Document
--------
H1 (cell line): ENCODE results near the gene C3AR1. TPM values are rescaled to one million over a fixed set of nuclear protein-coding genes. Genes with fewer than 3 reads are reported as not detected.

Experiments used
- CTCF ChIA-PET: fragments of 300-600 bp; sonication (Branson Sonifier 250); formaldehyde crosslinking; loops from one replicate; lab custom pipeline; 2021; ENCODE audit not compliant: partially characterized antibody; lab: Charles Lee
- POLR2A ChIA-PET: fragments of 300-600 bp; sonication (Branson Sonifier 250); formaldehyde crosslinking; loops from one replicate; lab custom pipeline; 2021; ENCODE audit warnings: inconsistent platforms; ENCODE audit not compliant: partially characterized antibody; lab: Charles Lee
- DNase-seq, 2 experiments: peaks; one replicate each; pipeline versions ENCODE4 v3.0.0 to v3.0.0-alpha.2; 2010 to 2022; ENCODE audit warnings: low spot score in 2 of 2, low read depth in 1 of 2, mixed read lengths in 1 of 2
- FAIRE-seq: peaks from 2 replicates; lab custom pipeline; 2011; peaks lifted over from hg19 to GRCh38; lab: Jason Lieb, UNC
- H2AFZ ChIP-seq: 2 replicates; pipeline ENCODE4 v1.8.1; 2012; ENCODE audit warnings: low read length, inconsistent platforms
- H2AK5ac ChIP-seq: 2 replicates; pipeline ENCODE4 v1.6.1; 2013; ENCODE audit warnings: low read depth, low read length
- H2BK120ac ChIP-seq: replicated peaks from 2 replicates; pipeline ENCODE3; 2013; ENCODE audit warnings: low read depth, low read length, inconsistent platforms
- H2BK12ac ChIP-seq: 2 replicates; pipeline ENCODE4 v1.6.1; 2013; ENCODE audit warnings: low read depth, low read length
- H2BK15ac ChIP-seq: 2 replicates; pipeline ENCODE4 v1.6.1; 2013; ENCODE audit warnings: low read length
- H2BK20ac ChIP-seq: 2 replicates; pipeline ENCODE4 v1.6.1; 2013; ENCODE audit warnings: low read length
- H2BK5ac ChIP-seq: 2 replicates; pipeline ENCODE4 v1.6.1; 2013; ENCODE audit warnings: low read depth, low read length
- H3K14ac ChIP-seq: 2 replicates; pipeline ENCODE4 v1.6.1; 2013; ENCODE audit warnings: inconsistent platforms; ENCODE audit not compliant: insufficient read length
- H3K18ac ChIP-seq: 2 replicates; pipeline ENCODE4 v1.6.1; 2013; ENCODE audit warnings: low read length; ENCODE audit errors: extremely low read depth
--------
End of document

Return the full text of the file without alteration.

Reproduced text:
H1 (cell line): ENCODE results near the gene C3AR1. TPM values are rescaled to one million over a fixed set of nuclear protein-coding genes. Genes with fewer than 3 reads are reported as not detected.

Experiments used
- CTCF ChIA-PET: fragments of 300-600 bp; sonication (Branson Sonifier 250); formaldehyde crosslinking; loops from one replicate; lab custom pipeline; 2021; ENCODE audit not compliant: partially characterized antibody; lab: Charles Lee
- POLR2A ChIA-PET: fragments of 300-600 bp; sonication (Branson Sonifier 250); formaldehyde crosslinking; loops from one replicate; lab custom pipeline; 2021; ENCODE audit warnings: inconsistent platforms; ENCODE audit not compliant: partially characterized antibody; lab: Charles Lee
- DNase-seq, 2 experiments: peaks; one replicate each; pipeline versions ENCODE4 v3.0.0 to v3.0.0-alpha.2; 2010 to 2022; ENCODE audit warnings: low spot score in 2 of 2, low read depth in 1 of 2, mixed read lengths in 1 of 2
- FAIRE-seq: peaks from 2 replicates; lab custom pipeline; 2011; peaks lifted over from hg19 to GRCh38; lab: Jason Lieb, UNC
- H2AFZ ChIP-seq: 2 replicates; pipeline ENCODE4 v1.8.1; 2012; ENCODE audit warnings: low read length, inconsistent platforms
- H2AK5ac ChIP-seq: 2 replicates; pipeline ENCODE4 v1.6.1; 2013; ENCODE audit warnings: low read depth, low read length
- H2BK120ac ChIP-seq: replicated peaks from 2 replicates; pipeline ENCODE3; 2013; ENCODE audit warnings: low read depth, low read length, inconsistent platforms
- H2BK12ac ChIP-seq: 2 replicates; pipeline ENCODE4 v1.6.1; 2013; ENCODE audit warnings: low read depth, low read length
- H2BK15ac ChIP-seq: 2 replicates; pipeline ENCODE4 v1.6.1; 2013; ENCODE audit warnings: low read length
- H2BK20ac ChIP-seq: 2 replicates; pipeline ENCODE4 v1.6.1; 2013; ENCODE audit warnings: low read length
- H2BK5ac ChIP-seq: 2 replicates; pipeline ENCODE4 v1.6.1; 2013; ENCODE audit warnings: low read depth, low read length
- H3K14ac ChIP-seq: 2 replicates; pipeline ENCODE4 v1.6.1; 2013; ENCODE audit warnings: inconsistent platforms; ENCODE audit not compliant: insufficient read length
- H3K18ac ChIP-seq: 2 replicates; pipeline ENCODE4 v1.6.1; 2013; ENCODE audit warnings: low read length; ENCODE audit errors: extremely low read depth